Self made panniers

Posted on Posted in Gear

I was travelling with Crosso bicycle bags for few years, which performed very well. Some time ago I decided to buy more practical bags dedicated to motorcycles. I hesitated between Wolfman Expedition Dry Saddle Bags and Magadan Penniers. However, the price was terrific and the only way to get bags like this was sewing my own panniers.


My requirements:

  1. Volume 30l per bag
  2. Panniers consist of external and internal bags
  3. Internal bag can be taken out without demounting external one from the racks
  4. Both bags have to be waterproof
  5. External pockets: one for 2l fuel can and the other for 2l water bottle.
  6. External bag scratch resistant..

My main inspiration were Magadan Pannies, therefore designed bags look pretty simillar to them. The design was transformed into three dimensional model and demanded quantity of textile was calculated.

The choice of textile for external bags was obvious: Cordura, to be more precise Cordura 1000D. It fulfills all requirements. I bought Cordura from the USA to avoid Chinese fakes.  It is coated version of Cordura, which makes it water repellent.

Fabric has to be sewed with strong thread. I’ve chosen polyester one called TYTAN (titan).  Due to some websites, the needle size should be 100.

When I received Cordura, I started to copy my project on fabric. I rememberd about spare area for seams and cutting it in right places.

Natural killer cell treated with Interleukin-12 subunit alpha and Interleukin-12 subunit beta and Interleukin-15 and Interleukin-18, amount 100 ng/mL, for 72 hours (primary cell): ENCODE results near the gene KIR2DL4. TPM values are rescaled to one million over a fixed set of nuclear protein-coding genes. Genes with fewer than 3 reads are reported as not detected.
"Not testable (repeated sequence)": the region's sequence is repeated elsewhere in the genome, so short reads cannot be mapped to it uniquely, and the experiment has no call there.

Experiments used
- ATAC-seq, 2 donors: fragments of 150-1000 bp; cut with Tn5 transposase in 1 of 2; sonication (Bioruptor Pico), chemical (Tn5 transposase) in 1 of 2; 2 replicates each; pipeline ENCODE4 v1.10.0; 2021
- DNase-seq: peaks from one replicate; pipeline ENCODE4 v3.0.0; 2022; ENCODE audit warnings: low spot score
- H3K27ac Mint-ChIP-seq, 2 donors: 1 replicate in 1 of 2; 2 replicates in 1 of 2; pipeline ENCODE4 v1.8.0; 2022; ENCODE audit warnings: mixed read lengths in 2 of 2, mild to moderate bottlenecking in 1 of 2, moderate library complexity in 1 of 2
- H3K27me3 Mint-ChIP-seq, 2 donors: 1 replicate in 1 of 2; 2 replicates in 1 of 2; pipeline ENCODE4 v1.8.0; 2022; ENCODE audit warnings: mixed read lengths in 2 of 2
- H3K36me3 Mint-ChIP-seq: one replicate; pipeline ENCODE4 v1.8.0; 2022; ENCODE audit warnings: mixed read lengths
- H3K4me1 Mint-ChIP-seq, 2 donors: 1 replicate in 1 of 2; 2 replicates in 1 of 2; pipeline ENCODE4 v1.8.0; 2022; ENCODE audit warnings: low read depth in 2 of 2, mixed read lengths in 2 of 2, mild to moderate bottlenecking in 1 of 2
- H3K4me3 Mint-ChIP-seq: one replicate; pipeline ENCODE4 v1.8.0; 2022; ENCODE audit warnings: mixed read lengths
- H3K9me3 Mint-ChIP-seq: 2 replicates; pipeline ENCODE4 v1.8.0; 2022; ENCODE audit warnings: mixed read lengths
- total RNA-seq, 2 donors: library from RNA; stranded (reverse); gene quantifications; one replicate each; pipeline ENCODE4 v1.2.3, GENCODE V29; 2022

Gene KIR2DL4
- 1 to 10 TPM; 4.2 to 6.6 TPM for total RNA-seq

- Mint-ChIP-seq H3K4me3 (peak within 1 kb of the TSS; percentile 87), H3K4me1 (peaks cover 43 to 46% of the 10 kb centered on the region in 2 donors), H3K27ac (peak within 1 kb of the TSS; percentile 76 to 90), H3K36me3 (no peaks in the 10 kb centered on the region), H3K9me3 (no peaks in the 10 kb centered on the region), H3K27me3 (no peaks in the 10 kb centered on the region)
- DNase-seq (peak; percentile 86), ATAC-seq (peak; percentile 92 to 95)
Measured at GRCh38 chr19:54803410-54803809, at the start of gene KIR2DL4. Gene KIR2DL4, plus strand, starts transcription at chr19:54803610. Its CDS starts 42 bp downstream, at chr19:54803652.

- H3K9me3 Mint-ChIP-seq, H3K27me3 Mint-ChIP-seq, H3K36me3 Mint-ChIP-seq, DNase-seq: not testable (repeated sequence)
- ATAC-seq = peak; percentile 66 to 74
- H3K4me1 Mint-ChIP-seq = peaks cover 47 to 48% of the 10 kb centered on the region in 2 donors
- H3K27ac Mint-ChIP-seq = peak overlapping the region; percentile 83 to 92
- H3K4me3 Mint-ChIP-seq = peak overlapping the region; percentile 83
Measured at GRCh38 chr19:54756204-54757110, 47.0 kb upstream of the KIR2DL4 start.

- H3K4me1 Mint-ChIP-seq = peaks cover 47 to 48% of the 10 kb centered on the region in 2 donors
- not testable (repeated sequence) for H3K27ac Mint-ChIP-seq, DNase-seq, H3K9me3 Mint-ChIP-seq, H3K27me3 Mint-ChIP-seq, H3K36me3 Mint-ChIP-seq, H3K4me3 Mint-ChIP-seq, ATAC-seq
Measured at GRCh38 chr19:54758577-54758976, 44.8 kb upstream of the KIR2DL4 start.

First step was sewing extra piece of Cordura to the bottom to make it more scratch resistant and another one, which is a flap covering bag closure and protects it from rain.

I used old household sewing machine Łucznik Predom 450. The needle in size 100 appeared to be to thin and sewing machine hadn’t managed to sew Cordura. After changing needle size to 120 it became possible to sew even 6-8 layers of fabric.

Next step was adding 50mm wide strips, which would be thrown over the seat and would carry whole weight of panniers. Then I stitched another strips, which would compress bags and mount it to the racks and next ones to secure external pockets.

It was time to make pockets. I designed them to be big enough, so 2l bottle and fuel could fit in. Back pocket has a flap, which covers its inlet. Front pocket is without any cover, which makes it more accesible during ride. Both pockets were pimped with reflective strips to increase visibility. Side walls of each pocket have holes for stripes, which mount bags to the racks. This allows to mount bags without squeezing things in pockets. Two loops were stitched to the front wall of each pocket. The stripes would be leaded through them, so they would stay in place and hold things inside securely.

I stitched the pockets on the main textile with two seams, which attached them strongly and they wouldn’t fall off.

On the back wall of each bag I placed a handle and 3 steel loops, which could be used as emergency mount for bag itself or some gear to bag.